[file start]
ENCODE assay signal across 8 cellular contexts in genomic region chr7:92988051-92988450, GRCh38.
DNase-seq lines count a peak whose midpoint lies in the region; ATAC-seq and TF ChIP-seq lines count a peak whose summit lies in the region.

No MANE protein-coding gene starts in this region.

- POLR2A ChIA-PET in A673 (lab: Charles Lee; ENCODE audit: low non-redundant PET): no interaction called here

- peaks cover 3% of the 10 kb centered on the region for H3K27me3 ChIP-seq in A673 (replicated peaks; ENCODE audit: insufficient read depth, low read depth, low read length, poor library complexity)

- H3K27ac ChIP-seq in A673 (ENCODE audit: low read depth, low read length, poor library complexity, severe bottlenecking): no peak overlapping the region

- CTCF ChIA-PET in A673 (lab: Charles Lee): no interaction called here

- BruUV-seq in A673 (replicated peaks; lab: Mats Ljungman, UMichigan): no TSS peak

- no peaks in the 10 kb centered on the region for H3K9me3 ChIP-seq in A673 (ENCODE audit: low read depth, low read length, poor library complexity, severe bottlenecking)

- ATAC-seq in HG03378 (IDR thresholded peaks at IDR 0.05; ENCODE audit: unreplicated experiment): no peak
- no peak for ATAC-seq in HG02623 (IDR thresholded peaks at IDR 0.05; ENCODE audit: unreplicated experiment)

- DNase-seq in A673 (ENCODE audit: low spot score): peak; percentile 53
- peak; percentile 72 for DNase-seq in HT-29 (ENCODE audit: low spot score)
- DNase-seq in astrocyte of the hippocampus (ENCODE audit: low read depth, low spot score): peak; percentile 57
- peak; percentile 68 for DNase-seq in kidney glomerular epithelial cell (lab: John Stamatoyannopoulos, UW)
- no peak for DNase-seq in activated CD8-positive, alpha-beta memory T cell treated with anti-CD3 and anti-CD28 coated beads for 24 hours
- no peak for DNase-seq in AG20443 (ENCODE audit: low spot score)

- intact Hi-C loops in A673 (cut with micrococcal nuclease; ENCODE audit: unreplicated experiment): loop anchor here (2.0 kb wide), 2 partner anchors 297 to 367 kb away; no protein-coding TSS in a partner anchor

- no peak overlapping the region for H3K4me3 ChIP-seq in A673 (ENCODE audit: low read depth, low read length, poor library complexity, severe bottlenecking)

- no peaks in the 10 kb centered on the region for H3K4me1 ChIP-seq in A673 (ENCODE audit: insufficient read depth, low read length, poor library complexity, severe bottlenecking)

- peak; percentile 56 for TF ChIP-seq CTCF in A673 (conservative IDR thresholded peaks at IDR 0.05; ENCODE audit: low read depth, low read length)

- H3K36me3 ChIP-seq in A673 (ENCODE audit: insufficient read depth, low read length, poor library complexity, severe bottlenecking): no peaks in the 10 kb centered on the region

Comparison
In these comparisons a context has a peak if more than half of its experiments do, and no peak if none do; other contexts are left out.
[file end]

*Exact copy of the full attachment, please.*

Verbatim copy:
ENCODE assay signal across 8 cellular contexts in genomic region chr7:92988051-92988450, GRCh38.
DNase-seq lines count a peak whose midpoint lies in the region; ATAC-seq and TF ChIP-seq lines count a peak whose summit lies in the region.

No MANE protein-coding gene starts in this region.

- POLR2A ChIA-PET in A673 (lab: Charles Lee; ENCODE audit: low non-redundant PET): no interaction called here

- peaks cover 3% of the 10 kb centered on the region for H3K27me3 ChIP-seq in A673 (replicated peaks; ENCODE audit: insufficient read depth, low read depth, low read length, poor library complexity)

- H3K27ac ChIP-seq in A673 (ENCODE audit: low read depth, low read length, poor library complexity, severe bottlenecking): no peak overlapping the region

- CTCF ChIA-PET in A673 (lab: Charles Lee): no interaction called here

- BruUV-seq in A673 (replicated peaks; lab: Mats Ljungman, UMichigan): no TSS peak

- no peaks in the 10 kb centered on the region for H3K9me3 ChIP-seq in A673 (ENCODE audit: low read depth, low read length, poor library complexity, severe bottlenecking)

- ATAC-seq in HG03378 (IDR thresholded peaks at IDR 0.05; ENCODE audit: unreplicated experiment): no peak
- no peak for ATAC-seq in HG02623 (IDR thresholded peaks at IDR 0.05; ENCODE audit: unreplicated experiment)

- DNase-seq in A673 (ENCODE audit: low spot score): peak; percentile 53
- peak; percentile 72 for DNase-seq in HT-29 (ENCODE audit: low spot score)
- DNase-seq in astrocyte of the hippocampus (ENCODE audit: low read depth, low spot score): peak; percentile 57
- peak; percentile 68 for DNase-seq in kidney glomerular epithelial cell (lab: John Stamatoyannopoulos, UW)
- no peak for DNase-seq in activated CD8-positive, alpha-beta memory T cell treated with anti-CD3 and anti-CD28 coated beads for 24 hours
- no peak for DNase-seq in AG20443 (ENCODE audit: low spot score)

- intact Hi-C loops in A673 (cut with micrococcal nuclease; ENCODE audit: unreplicated experiment): loop anchor here (2.0 kb wide), 2 partner anchors 297 to 367 kb away; no protein-coding TSS in a partner anchor

- no peak overlapping the region for H3K4me3 ChIP-seq in A673 (ENCODE audit: low read depth, low read length, poor library complexity, severe bottlenecking)

- no peaks in the 10 kb centered on the region for H3K4me1 ChIP-seq in A673 (ENCODE audit: insufficient read depth, low read length, poor library complexity, severe bottlenecking)

- peak; percentile 56 for TF ChIP-seq CTCF in A673 (conservative IDR thresholded peaks at IDR 0.05; ENCODE audit: low read depth, low read length)

- H3K36me3 ChIP-seq in A673 (ENCODE audit: insufficient read depth, low read length, poor library complexity, severe bottlenecking): no peaks in the 10 kb centered on the region

Comparison
In these comparisons a context has a peak if more than half of its experiments do, and no peak if none do; other contexts are left out.